Thursday, November 18, 2010

David Chrytraeus on the Rationale for the Incarnation

From David Chrytraeus, A Summary of the Christian Faith, trans. Richard Dinda (Malone, Tx: Repristination Press, 2000), 37-8.  

Echoing Luther's theologic, (and also Athanasius and Anselm's), Chrytraeus writes:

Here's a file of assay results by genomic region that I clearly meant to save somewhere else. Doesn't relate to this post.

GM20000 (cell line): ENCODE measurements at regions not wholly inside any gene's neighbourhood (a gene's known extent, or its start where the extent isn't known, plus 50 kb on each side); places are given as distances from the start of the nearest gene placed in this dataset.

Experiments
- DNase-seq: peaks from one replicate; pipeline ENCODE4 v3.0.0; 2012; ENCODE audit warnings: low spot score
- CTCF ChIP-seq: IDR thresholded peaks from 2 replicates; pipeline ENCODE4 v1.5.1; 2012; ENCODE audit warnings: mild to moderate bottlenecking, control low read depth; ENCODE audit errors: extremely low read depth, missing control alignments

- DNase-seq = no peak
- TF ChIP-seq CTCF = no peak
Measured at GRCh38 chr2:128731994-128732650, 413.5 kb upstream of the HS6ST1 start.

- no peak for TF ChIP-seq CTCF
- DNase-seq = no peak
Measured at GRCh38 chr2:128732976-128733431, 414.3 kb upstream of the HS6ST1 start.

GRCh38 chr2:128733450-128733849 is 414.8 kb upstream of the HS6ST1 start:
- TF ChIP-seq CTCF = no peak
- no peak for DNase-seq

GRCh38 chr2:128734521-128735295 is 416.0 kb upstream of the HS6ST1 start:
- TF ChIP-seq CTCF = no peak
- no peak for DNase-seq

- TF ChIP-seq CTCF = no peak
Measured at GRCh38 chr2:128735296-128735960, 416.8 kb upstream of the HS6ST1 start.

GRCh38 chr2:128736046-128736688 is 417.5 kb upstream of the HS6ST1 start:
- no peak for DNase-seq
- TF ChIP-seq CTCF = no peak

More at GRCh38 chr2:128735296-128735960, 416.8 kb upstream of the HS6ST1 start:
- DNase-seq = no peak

"Why was it necessary that there be a unity between the two natures, divine and human, in Christ our Mediator? . . . First, it was necessary that He be a man because man had sinned and the course of justice would demand that he pay the penalty.  He had to be a man to be able to suffer and die on behalf of man.  Again that was necessary in order for Him to show His love for people to people with the assumption of human nature, and to glorify that love for people (which the devil had terribly torn apart and crushed) by His being taken up and placed at the right hand of God the Father.  Second, he had to be God to provide a ransom or payment for sins and to be a merit sufficient for new righteousness and life.  He had to be God to be able to sustain the burden of the wrath of God and its punishments, to overcome death and the devil, and to restore righteousness and life.  Again, He had to be God in order to enter into the Holy of Holies, to look into the heart of the Father, to be present to the hearts of those who call upon Him and everywhere in the Church, to listen to those who call upon Him and defend and preserve them, and to give the wisdom of God and His Holy Spirit to those who ask for such gifts.  Because at the first creation the Logos, the Son of God, had given to people the life and light which was the image of God; it was fitting for divine wisdom that the image of God which had been corrupted be restored in us with the same Word with which it had been created."

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